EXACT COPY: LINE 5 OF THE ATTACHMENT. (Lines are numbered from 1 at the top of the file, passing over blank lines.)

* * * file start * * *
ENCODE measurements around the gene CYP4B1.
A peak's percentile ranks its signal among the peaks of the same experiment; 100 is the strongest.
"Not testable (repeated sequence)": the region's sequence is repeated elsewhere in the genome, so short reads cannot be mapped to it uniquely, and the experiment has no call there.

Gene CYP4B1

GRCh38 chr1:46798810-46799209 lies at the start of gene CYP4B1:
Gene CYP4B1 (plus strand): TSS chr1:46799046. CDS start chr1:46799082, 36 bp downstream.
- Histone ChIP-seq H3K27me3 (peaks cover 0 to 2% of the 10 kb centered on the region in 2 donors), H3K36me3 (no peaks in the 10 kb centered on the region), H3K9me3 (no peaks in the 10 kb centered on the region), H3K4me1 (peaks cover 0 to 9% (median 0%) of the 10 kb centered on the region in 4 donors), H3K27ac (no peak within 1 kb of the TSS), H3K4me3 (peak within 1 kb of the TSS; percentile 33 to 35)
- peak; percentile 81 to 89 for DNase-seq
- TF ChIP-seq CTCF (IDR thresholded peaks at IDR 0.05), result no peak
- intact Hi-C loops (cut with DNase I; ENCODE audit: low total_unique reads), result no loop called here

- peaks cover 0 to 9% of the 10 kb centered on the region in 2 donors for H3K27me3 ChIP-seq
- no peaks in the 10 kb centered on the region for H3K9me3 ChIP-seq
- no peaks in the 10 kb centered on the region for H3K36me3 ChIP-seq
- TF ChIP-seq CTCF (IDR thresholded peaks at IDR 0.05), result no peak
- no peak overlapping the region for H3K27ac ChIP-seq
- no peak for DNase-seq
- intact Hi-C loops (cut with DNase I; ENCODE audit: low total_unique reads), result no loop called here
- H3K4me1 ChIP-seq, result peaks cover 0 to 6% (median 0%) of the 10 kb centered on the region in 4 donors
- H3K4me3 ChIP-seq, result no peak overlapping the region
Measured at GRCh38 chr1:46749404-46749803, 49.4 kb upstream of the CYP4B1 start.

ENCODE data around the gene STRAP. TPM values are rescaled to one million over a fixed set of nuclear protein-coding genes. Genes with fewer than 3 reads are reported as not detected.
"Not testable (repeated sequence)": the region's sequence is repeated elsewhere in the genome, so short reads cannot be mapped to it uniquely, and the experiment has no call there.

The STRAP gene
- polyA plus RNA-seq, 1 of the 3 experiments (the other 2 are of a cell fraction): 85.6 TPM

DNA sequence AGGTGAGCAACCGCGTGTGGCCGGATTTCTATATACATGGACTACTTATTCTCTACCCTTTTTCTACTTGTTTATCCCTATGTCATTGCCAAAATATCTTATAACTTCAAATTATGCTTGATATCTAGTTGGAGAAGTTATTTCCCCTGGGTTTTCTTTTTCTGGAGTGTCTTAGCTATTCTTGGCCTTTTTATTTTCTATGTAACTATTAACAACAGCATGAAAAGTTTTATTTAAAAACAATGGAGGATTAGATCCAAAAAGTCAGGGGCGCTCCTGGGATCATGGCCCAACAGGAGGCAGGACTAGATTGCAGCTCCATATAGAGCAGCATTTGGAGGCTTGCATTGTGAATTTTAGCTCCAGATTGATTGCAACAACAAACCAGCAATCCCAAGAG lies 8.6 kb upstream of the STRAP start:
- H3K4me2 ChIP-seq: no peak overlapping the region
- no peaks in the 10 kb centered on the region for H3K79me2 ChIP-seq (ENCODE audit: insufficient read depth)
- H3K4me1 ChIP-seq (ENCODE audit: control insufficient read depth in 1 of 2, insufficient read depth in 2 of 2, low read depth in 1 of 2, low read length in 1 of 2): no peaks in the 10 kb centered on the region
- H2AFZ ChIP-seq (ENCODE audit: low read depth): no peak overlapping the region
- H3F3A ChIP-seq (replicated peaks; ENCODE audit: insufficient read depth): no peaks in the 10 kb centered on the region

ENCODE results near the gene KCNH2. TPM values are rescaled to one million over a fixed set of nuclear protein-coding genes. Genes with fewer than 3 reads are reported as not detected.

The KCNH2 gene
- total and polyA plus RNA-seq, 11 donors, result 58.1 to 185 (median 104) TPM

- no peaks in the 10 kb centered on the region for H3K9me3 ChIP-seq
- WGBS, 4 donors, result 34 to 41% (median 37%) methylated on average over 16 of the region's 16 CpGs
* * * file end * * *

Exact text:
GRCh38 chr1:46798810-46799209 lies at the start of gene CYP4B1: